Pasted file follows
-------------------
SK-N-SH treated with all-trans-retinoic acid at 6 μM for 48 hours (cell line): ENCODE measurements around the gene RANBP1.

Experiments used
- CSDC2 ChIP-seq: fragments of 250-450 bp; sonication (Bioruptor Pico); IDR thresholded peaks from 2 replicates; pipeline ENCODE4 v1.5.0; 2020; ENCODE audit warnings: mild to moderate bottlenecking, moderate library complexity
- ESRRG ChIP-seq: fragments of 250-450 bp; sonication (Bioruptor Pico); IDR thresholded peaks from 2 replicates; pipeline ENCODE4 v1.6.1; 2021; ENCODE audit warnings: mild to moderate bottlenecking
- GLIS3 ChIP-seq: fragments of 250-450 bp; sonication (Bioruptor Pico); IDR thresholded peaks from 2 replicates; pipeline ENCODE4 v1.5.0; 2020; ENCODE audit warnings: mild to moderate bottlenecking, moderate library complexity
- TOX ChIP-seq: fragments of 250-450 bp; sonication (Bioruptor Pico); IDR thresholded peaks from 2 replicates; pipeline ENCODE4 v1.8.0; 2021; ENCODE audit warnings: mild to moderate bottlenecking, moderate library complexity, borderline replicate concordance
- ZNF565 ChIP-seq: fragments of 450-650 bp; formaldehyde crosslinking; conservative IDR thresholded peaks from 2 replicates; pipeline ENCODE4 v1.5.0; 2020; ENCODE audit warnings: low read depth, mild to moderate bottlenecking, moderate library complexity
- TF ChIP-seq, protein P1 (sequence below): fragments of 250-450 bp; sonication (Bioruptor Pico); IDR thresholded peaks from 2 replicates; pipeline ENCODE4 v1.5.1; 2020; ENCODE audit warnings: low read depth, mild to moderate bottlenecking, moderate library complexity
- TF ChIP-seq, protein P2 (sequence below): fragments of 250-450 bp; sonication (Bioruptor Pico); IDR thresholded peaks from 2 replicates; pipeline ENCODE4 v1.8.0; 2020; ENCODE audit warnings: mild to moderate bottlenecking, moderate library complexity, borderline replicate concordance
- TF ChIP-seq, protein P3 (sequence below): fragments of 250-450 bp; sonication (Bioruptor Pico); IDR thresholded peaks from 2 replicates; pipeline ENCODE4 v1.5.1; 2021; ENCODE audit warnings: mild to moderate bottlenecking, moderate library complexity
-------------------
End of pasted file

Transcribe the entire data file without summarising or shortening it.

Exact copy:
SK-N-SH treated with all-trans-retinoic acid at 6 μM for 48 hours (cell line): ENCODE measurements around the gene RANBP1.

Experiments used
- CSDC2 ChIP-seq: fragments of 250-450 bp; sonication (Bioruptor Pico); IDR thresholded peaks from 2 replicates; pipeline ENCODE4 v1.5.0; 2020; ENCODE audit warnings: mild to moderate bottlenecking, moderate library complexity
- ESRRG ChIP-seq: fragments of 250-450 bp; sonication (Bioruptor Pico); IDR thresholded peaks from 2 replicates; pipeline ENCODE4 v1.6.1; 2021; ENCODE audit warnings: mild to moderate bottlenecking
- GLIS3 ChIP-seq: fragments of 250-450 bp; sonication (Bioruptor Pico); IDR thresholded peaks from 2 replicates; pipeline ENCODE4 v1.5.0; 2020; ENCODE audit warnings: mild to moderate bottlenecking, moderate library complexity
- TOX ChIP-seq: fragments of 250-450 bp; sonication (Bioruptor Pico); IDR thresholded peaks from 2 replicates; pipeline ENCODE4 v1.8.0; 2021; ENCODE audit warnings: mild to moderate bottlenecking, moderate library complexity, borderline replicate concordance
- ZNF565 ChIP-seq: fragments of 450-650 bp; formaldehyde crosslinking; conservative IDR thresholded peaks from 2 replicates; pipeline ENCODE4 v1.5.0; 2020; ENCODE audit warnings: low read depth, mild to moderate bottlenecking, moderate library complexity
- TF ChIP-seq, protein P1 (sequence below): fragments of 250-450 bp; sonication (Bioruptor Pico); IDR thresholded peaks from 2 replicates; pipeline ENCODE4 v1.5.1; 2020; ENCODE audit warnings: low read depth, mild to moderate bottlenecking, moderate library complexity
- TF ChIP-seq, protein P2 (sequence below): fragments of 250-450 bp; sonication (Bioruptor Pico); IDR thresholded peaks from 2 replicates; pipeline ENCODE4 v1.8.0; 2020; ENCODE audit warnings: mild to moderate bottlenecking, moderate library complexity, borderline replicate concordance
- TF ChIP-seq, protein P3 (sequence below): fragments of 250-450 bp; sonication (Bioruptor Pico); IDR thresholded peaks from 2 replicates; pipeline ENCODE4 v1.5.1; 2021; ENCODE audit warnings: mild to moderate bottlenecking, moderate library complexity